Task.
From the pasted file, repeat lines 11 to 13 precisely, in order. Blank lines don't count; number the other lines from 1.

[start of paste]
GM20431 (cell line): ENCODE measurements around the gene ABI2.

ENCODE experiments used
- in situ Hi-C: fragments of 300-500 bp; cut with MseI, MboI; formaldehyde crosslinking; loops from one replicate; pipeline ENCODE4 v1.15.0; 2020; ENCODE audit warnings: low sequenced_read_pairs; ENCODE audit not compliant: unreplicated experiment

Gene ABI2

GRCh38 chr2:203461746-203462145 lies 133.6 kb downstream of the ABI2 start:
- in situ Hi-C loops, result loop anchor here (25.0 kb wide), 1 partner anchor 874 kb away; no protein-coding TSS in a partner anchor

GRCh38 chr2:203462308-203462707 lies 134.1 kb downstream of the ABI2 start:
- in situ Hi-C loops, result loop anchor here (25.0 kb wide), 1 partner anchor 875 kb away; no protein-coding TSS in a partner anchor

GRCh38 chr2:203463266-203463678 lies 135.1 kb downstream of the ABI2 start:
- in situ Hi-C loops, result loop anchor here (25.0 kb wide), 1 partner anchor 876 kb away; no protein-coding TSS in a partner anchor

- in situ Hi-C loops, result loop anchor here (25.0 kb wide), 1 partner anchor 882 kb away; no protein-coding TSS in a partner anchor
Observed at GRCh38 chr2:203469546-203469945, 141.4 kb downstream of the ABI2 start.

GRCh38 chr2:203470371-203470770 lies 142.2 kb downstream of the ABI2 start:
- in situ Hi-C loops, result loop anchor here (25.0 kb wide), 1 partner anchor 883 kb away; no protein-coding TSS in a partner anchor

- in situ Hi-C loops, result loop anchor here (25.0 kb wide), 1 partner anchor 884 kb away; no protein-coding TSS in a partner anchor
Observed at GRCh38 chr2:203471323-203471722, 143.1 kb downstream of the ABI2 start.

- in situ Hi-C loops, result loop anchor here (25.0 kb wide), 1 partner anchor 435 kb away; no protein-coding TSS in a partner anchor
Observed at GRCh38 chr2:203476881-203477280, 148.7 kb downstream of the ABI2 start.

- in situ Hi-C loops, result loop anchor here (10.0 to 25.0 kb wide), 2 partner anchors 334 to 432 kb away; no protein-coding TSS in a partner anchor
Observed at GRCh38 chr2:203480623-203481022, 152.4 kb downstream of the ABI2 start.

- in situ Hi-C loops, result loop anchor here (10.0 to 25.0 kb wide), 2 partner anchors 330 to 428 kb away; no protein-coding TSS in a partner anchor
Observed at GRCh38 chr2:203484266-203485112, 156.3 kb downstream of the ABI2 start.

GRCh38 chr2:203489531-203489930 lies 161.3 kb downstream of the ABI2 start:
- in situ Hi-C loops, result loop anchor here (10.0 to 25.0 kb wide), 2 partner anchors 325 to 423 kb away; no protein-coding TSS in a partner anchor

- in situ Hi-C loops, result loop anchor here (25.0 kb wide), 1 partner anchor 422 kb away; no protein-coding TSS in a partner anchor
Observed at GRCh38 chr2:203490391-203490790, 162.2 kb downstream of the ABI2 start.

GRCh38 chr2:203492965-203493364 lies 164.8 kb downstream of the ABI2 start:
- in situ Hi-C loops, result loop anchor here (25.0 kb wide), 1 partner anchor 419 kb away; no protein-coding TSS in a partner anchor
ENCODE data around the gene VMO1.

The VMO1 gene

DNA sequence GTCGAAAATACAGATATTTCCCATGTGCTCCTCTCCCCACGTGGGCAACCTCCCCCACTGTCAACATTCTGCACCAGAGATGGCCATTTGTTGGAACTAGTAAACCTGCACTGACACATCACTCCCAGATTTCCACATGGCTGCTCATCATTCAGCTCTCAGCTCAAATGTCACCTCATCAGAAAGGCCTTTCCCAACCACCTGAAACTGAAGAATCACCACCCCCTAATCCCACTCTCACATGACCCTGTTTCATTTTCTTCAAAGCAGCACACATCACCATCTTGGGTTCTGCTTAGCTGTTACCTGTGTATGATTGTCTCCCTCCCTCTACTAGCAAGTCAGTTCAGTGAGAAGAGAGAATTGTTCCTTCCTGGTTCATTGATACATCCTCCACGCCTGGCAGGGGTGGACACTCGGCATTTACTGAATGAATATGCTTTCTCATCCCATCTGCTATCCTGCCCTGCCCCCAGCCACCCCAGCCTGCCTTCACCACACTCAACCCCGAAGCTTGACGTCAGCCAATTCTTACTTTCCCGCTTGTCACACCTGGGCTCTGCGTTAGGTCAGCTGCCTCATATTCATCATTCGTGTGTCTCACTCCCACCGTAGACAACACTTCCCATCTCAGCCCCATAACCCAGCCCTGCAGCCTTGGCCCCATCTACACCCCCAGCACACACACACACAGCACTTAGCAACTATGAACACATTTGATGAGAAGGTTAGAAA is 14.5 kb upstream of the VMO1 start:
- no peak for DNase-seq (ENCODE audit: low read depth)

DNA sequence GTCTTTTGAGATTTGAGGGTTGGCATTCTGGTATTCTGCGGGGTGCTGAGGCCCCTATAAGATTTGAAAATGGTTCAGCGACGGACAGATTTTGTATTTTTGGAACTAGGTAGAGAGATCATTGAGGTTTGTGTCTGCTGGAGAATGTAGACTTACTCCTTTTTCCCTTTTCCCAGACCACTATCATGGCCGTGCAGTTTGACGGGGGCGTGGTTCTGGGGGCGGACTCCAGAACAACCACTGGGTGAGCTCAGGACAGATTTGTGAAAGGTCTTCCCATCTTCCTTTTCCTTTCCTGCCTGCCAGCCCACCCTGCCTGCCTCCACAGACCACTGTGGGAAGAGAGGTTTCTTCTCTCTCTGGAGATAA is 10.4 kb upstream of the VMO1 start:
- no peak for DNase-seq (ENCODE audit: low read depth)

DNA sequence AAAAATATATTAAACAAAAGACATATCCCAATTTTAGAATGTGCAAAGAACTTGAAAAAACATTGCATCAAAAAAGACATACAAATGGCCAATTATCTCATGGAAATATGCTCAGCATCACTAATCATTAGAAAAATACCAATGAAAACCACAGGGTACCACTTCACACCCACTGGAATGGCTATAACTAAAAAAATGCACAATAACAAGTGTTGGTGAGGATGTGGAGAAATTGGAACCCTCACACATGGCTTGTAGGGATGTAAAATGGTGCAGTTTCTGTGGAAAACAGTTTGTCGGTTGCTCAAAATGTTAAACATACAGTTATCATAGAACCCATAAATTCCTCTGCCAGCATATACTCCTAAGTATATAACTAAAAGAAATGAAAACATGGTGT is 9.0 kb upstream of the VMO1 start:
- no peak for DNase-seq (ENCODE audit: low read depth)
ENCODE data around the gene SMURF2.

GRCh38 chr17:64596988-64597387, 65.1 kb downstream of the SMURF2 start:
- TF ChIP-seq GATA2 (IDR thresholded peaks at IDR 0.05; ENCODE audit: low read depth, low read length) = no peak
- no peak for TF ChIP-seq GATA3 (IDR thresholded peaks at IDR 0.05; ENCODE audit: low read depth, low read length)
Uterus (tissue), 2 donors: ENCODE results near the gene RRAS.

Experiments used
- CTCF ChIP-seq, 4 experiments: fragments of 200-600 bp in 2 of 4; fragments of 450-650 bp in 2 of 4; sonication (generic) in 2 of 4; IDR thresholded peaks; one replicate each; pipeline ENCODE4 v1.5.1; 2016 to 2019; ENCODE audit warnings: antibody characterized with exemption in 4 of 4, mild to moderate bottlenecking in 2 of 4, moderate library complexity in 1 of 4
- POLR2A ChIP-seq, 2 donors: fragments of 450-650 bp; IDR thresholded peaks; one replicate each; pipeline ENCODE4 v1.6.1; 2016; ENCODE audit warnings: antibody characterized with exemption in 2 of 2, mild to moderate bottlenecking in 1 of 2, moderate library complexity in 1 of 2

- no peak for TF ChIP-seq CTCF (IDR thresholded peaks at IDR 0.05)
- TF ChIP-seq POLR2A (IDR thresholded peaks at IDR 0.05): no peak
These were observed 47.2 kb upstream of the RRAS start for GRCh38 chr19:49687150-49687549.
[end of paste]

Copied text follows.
- in situ Hi-C loops, result loop anchor here (25.0 kb wide), 1 partner anchor 882 kb away; no protein-coding TSS in a partner anchor
Observed at GRCh38 chr2:203469546-203469945, 141.4 kb downstream of the ABI2 start.

GRCh38 chr2:203470371-203470770 lies 142.2 kb downstream of the ABI2 start: